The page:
The same acrylic material was used again to create a fabric holder plate. Dimension of 164×250×4mm, were laser cut and the two pieces of 4mm acrylic glued together. This plate is placed in between the chambers and lays on top of the weigh scale for weight measurements. At the centre of the plate, a 100×100mm hole was laser cut to create space for fabric samples. The fabric sample is secured in place by thin frame of acrylic and three spring holders.

Heating on the hot chamber was done by using a 200W Peltier. The Peltier is placed on the wall of the chamber so that hot side faced inside the chamber and cold side outside the chamber. Cooling fins with 12v fans are placed on both sides of the Peltier. They ensure efficient heat transfer from the Peltier. Power supply to the Peltier is produced from a TTi variable voltage supply.

Similarly, on the cold chamber, cooling was done by using the system of heat exchange. Two systems of 8mm diameter copper coils are used. One coil is placed inside the cold chamber and the other on ice bath. The principle is that, heat is removed from the cold chamber and cooled in the ice bath. A Watson Marlow variable speed peristaltic pump was used to accurately circulate cooling liquid between these two coils. The cooling liquid used was a mixture of water and ethanol. Ethanol prevents freezing of water in the copper pipes. The ice box consisted of 210×210×210mm dimensions and ice was obtained from the ice bath.

Furthermore, to monitor the temperature and humidity from the chambers, six DHT22 high accuracy temperature and humidity sensors were installed. It consisted of three in each chamber, one on the bottom and two on the wall side (Figure 2). Signals from the sensors were collected by using an Arduino Mega2560 microcontroller board. Weight measurement from the fabric holder plate was done by using Adam PGW753i precision weigh scale with 1mg sensitivity. LabView 2011 computer package was used to acquire, display and export data from the sensors via Arduino mega 2560microcontroller board and from the Adam weigh scale. A LabView program (Figure 3) was created to perform this function.

Figure 3 LabView program.

The system was placed on top of a 360×480×18mm MDF material and chambers placed on top of side pates to hold it so that a balance can be placed on the bottom of the chambers. The system is highly sensitive due to the fabric holder plate, so it is placed on top of the anti-vibration inflatable tubes. A level meter was used to ensure the system is operating in an appropriate level position. The complete system can be seen by Figure 4.

Figure 4 Moisture transmission test system.

Testing and experimentation

In this section a series of experimentations where conducted to test the system performance. The type of experiments conducted aimed to investigate the effect, reliability and importance of the two mini chambers to the moisture transmission on knitted spacer structure. The knitted spacer structures where designed and manufactured using a computerised flat-bed knitting machine. It consisted of two single jersey courses made from 2 ends of 167/48 polyester yarns and the spacer yarn made from 2 ends of 167/48. The weight of dry fabric was 379.027g with an area of 100cm2. The moisture transfer process was studied and modelled here.13,14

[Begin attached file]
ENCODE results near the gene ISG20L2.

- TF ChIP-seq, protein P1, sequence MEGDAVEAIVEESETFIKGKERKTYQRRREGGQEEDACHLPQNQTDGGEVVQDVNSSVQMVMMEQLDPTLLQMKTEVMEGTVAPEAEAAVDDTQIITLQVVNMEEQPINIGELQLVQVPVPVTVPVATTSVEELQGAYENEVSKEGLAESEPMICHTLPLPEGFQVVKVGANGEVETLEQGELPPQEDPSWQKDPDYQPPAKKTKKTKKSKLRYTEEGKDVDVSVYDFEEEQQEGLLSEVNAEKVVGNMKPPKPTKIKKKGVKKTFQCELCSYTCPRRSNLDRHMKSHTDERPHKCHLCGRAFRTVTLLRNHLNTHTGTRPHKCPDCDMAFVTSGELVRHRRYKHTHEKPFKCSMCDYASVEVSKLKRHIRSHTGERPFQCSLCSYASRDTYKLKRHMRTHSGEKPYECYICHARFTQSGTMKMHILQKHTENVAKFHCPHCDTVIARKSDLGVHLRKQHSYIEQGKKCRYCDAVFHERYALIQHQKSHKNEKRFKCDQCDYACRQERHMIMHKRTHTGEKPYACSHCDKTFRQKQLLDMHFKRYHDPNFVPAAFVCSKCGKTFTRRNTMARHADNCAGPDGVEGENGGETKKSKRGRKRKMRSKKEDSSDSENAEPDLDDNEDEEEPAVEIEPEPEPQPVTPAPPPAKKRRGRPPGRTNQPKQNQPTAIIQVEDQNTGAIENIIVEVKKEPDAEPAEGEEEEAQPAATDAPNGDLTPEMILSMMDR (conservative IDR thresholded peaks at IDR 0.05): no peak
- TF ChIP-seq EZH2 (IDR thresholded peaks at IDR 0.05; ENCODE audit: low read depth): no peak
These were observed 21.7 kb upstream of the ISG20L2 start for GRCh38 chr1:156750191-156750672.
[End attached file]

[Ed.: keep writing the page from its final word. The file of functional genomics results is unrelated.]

In conducting the experiment to evaluate moisture transmission rates of knitted spacer fabrics by using the test rig, the following procedures were followed:

  1. Ice preparation: the ice bath required to be filled with fresh ice which was found in the ice bath. The ice bath must be covered on top to prevent heat losses. The peristaltic pump on switched on to start the circulation process.
  2. The peltiers and fans are switched on according to required settings.
  3. Weigh scale calibration: the weigh scale is switched on and calibrated.
  4. Sample preparation: 115×115mm samples were cut from a large knitted fabric and weighed.
  5. Sample Fixing: the sample is fixed at the holder plate and secured by using the spring loaded clips.
  6. Water spraying: after cutting, the sample were sprayed with determined amount of distilled water on side (which should be placed on the hotter side of the chambers) of the fabric.
  7. Fixing: the fabric holder plate containing the sample is placed in between the two chambers and on top of the weigh scale.
  8. Data acquisition software: connecting leads from the weigh scale and sensors are connected to the computer and the data acquisition software is started.

Results and discussion

The experimental results of the knitted spacer fabric to investigate the performance of the test rig are displayed on Figure 5. Summary of temperature and humidity variation on cold mini chamber were recorded and are displayed on Figure 6. For the hot mini chamber; results of temperature and humidity variation are displayed on Figure 7 and Figure 8.

Figure 5 Temperature variation of cold mini chamber.
Figure 6 Humidity variation of Cold mini chamber.
Figure 7 Temperature variation of hot mini chamber.
Figure 8 Humidity variation of hot mini chamber.

Temperature distribution spectrum of the testing equipment was taken by using an infrared camera to understand the temperature distribution during experimentation when all the chambers are functioning. Results are displayed on in Table 1.

The moisture transmission of the fabric was also monitored during experimentations while placed between the two mini chambers. Results are shown in Figure 9.

Figure 9 Moisture transmission of spacer sample.

Another result from conducted experiment was the sample dry weight reliability during fully functioning mini chambers and can be displayed on Figure 10 and Figure 11.

Figure 10 Weight change of dry fabric.
Figure 11 Weight change sensitivity of dry fabric.

Observation of above results, useful information can be obtained and are explained below: